It's always in threes: Three big pieces of Wi-Fi news today, folks, and I'll post more information as I have it.
Wayport is being purchased for $275m by AT&T: This is a purely logical move, because Wayport not only has 10,000 McDonald's that they operate the Wi-Fi service for under a direct contract and resell to AT&T for the telecom's customers, but Wayport is also the managed services provider--the outsourced company--that handles AT&T's "internal" Wi-Fi network of Starbucks, Barnes & Noble, and other locations. The deal is cost conservation, bringing outsourced expense inhouse. With the close of the deal, AT&T's Basic footprint--free to its broadband, laptop 3G, iPhone, and some BlackBerry users--expands from 17,000 U.S. to 20,000 U.S. locations, sweeping in premium hotels and other locations.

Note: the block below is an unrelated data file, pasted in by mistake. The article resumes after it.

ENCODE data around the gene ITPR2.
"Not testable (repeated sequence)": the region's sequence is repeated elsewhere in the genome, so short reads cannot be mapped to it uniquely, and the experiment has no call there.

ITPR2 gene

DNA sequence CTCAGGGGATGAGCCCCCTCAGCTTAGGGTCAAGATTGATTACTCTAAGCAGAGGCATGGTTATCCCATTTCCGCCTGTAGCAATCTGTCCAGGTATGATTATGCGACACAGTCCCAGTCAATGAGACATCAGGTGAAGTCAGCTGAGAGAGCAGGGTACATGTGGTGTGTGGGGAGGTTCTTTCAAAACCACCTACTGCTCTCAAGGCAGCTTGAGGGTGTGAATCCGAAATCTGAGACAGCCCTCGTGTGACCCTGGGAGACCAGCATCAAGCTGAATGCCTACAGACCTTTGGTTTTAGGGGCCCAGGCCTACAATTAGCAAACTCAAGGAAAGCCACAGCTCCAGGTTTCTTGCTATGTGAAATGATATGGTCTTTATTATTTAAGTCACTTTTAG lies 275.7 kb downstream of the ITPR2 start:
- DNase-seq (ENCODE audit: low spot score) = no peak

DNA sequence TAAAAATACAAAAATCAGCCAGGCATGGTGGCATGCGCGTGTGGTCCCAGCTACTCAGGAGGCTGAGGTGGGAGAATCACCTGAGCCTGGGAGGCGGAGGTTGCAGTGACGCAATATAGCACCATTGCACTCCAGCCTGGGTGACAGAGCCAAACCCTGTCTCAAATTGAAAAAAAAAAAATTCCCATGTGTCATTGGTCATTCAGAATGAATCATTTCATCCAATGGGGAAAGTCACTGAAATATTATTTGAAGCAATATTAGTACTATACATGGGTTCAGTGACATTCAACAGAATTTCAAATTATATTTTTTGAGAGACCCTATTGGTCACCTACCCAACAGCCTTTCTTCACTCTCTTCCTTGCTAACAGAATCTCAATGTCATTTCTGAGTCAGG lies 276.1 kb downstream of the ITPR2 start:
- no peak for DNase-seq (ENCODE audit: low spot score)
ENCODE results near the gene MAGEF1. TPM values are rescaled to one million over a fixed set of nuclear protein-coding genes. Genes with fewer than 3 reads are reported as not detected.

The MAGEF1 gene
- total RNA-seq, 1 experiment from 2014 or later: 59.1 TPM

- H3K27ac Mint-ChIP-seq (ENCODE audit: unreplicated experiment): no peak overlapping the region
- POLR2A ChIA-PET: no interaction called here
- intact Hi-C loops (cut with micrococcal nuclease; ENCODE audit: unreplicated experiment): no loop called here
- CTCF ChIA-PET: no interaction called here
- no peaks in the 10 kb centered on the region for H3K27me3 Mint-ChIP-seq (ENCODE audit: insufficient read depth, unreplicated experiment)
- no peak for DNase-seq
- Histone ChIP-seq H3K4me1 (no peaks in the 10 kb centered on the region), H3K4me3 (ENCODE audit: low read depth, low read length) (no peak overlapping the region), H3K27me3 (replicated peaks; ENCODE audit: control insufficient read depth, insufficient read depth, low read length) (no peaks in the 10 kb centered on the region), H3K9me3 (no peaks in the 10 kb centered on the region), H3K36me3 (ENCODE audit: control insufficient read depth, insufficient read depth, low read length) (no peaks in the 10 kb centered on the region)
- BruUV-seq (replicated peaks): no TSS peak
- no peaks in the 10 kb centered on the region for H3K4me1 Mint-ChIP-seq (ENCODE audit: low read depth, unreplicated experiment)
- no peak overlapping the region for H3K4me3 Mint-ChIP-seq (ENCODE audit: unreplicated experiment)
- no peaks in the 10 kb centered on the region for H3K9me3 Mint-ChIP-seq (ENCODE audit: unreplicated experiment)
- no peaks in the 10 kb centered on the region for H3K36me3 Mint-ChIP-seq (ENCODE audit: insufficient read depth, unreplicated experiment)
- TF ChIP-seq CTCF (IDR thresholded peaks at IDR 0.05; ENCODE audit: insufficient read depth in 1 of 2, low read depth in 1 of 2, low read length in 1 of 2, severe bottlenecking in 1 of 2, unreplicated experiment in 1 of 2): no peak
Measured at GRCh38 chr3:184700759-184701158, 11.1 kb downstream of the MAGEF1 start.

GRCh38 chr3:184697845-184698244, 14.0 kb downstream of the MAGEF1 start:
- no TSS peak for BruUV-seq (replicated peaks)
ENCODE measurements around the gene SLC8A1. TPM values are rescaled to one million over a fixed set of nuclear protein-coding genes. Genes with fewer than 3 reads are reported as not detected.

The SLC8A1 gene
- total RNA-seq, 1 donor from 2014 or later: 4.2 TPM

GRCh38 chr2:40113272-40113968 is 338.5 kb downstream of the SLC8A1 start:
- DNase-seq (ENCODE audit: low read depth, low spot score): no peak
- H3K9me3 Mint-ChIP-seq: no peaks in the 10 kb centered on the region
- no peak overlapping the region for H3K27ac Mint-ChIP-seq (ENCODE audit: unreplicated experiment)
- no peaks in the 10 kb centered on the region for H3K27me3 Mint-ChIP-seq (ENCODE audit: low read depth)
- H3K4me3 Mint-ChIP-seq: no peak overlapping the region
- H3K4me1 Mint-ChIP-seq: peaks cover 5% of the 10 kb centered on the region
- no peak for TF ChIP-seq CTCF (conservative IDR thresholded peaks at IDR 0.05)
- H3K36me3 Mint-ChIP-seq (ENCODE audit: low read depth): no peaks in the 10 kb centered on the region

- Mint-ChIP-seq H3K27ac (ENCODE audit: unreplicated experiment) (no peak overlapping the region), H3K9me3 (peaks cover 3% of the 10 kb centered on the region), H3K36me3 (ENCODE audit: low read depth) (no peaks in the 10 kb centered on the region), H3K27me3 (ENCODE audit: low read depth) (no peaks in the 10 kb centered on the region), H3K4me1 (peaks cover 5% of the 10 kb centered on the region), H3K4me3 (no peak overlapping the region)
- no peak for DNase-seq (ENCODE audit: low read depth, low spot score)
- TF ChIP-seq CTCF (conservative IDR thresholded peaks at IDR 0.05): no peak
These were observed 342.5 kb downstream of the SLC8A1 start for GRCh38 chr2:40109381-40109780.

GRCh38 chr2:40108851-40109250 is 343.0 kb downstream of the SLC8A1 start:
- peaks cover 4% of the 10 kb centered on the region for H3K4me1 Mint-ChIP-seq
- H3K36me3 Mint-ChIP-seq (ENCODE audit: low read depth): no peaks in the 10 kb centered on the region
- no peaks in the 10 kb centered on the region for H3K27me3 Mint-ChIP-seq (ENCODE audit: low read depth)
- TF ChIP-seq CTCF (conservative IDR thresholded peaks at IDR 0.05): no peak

Is TKIP dead, already? A report in advance of the PacSec conference from IDG News Service says that researchers have found a non-brute-force method of sending data to a Wi-Fi client that it accepts was transmitted by an access point. I've gotten more information than the IDG reporter, and the attack works only on small packets and only with the weaker TKIP key type that's part of WPA and WPA2. The stronger AES key method isn't vulnerable. This isn't a generic vulnerability, and is likely to be of concern only to corporate users.
Virgin America has press flight set for 22-November: I'll be on the plane if all goes well. The promotional flight of the one Wi-Fi equipped craft will be followed each week by an additional plane being unwired with the whole fleet set for Internet access by Q2 2009.